Perillo, Sarlo, Meador and the Brothers Marshall revive classic surfcraft at Malibu

“Malibu is one of the best waves on the California coast,” Bird says. The legendary cobblestone right-hander typically calls for flatter boards with straighter rails and Bird knows just what to curate from his shed of diverse surf craft for that. A couple of sub six-foot classics and two traditional single fin logs.

Malibu’s resident rippers Dillon Perillo and Colton Sarlo trade-off an early model 5’10” Mark Richards twin fin from Gordon & Smith, and a pink 5’10” Terry Fitzgerald shape with a unique fin setup, a board shaped for first ‘CT World Champion Pete Townend.

For the loggers, Bird pulls out a 9’6″ Gary Propper model from Hobie Surfboards. “This thing at Malibu should blow some peoples’ minds,” Bird says about the board. After scoring a few waves on it, Chad and Trace Marshall share the same sentiment. However, the regularfoot Brothers Marshall didn’t experience the same magic on the 8’6″ Hobie Corky Carroll model, but goofyfoot Kassia Meador scored a few noserides on it and summarized the board as “epic.”
Santa Monica ripper, Cove kingpin and Zephyr Team alumni passes away with early Alzheimer’s at 66.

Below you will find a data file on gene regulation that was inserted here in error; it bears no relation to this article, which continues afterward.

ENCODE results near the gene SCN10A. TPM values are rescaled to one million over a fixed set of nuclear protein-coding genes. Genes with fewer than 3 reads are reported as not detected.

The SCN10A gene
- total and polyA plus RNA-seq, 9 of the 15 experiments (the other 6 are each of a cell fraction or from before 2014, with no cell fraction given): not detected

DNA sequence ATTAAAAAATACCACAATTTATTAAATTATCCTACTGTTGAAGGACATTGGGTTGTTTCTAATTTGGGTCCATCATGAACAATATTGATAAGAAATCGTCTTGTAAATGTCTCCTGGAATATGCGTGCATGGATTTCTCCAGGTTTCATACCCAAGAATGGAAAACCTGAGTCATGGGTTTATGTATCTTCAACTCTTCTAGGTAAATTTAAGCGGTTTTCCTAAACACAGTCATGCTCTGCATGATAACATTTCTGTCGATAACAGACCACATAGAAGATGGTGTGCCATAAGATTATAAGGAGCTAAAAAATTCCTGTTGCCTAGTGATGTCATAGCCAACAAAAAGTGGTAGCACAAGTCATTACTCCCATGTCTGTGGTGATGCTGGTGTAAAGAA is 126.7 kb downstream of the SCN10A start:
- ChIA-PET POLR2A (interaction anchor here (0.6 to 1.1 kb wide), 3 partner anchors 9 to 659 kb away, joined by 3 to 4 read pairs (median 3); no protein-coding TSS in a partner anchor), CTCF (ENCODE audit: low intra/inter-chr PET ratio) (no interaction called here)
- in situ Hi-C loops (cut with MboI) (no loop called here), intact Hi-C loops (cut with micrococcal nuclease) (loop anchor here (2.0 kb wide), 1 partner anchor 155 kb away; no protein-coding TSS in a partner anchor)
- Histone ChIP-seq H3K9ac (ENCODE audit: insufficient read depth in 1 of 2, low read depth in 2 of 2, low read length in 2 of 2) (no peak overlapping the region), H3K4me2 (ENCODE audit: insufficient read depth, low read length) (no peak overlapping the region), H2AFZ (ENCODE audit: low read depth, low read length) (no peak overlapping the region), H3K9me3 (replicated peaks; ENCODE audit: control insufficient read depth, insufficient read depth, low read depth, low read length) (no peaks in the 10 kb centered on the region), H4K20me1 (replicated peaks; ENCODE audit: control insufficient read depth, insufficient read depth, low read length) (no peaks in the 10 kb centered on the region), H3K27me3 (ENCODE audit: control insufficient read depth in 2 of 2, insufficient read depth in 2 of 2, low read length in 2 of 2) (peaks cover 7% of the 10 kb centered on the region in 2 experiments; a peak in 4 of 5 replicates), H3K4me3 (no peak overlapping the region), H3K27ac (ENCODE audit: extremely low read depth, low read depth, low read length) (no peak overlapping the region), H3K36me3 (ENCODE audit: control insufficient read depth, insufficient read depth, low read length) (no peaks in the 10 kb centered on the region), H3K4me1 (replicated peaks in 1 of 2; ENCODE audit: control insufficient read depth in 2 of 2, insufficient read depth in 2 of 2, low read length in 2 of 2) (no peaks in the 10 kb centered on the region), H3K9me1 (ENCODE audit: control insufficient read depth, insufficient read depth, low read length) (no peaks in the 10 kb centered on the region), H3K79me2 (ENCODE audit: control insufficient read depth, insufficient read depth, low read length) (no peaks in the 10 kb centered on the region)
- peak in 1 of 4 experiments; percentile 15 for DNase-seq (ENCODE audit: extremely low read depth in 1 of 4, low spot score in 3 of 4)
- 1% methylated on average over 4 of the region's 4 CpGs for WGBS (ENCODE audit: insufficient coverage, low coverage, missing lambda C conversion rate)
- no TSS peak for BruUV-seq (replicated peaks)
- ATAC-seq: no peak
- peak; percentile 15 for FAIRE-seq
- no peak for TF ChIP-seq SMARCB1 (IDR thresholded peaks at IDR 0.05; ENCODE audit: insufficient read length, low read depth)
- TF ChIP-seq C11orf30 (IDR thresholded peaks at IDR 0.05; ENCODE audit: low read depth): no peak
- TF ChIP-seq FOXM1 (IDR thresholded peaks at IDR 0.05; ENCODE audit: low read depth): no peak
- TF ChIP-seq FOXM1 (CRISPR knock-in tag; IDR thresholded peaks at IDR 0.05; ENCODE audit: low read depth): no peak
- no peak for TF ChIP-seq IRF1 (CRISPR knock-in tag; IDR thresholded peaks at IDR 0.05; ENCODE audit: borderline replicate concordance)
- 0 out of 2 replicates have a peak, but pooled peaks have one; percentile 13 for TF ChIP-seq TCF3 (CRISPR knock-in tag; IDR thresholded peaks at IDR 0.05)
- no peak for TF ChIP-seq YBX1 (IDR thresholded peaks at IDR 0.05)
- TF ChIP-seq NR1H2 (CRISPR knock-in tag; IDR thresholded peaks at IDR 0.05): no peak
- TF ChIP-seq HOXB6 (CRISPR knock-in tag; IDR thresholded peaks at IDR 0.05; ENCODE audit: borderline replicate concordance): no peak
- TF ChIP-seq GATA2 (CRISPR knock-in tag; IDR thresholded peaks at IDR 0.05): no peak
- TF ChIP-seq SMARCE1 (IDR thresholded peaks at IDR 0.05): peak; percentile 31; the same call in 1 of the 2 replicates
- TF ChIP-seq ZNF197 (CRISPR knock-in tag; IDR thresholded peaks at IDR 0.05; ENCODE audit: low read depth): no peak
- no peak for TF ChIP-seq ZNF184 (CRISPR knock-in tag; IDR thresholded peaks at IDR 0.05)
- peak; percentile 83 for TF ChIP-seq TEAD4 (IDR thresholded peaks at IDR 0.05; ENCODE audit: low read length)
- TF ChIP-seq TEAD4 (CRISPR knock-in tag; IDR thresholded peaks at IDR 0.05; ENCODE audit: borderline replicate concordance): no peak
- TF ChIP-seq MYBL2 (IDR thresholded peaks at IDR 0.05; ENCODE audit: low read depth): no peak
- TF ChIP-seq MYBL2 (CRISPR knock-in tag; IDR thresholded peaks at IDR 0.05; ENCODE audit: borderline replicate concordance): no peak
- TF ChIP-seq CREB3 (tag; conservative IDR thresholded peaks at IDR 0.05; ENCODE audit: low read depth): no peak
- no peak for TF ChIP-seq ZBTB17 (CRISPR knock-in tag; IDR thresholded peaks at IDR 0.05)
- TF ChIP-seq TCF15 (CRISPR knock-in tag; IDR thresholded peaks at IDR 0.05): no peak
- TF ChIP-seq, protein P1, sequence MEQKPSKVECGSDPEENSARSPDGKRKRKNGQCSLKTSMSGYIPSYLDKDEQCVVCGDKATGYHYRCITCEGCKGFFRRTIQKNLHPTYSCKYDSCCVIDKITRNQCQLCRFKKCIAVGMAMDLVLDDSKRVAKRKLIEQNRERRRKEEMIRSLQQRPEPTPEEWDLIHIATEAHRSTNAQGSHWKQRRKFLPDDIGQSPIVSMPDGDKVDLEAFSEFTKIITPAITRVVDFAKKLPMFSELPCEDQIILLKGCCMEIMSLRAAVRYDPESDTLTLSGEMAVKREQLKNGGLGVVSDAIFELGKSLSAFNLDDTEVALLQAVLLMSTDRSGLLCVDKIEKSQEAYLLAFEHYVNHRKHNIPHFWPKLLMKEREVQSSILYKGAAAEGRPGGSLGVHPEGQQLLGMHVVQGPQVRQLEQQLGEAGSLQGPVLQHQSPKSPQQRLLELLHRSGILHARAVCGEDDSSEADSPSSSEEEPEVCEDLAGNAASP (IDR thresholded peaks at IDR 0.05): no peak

So young, it seemed, for a guy whose energy and smile seemed to light up any spot he chose to surf. As a top dog on the fabled Zephyr Team, Ronnie held down the Santa Monica surf scene during the 1970’s with a dynamic blend of exceptional ability and unquestioned authority, especially when it came to some of the more localized breaks like the old P.O.P. Pier, where he virtually ruled The Cove. Yet there was nothing dark about Ronnie’s presence in the water or on land. Stacy Peralta, a junior Zephyr Team member at the time, remembers Ronnie’s impact:

“Ronnie wasn’t just the hottest guy around, he was an inspiration. He lifted our entire beach every time he went in the water. And not just by how good he was, but with his spirit, with his sense of humor.”

L: Jeff Ho. R: Ronnie Jay. Photo: Dana Woolfe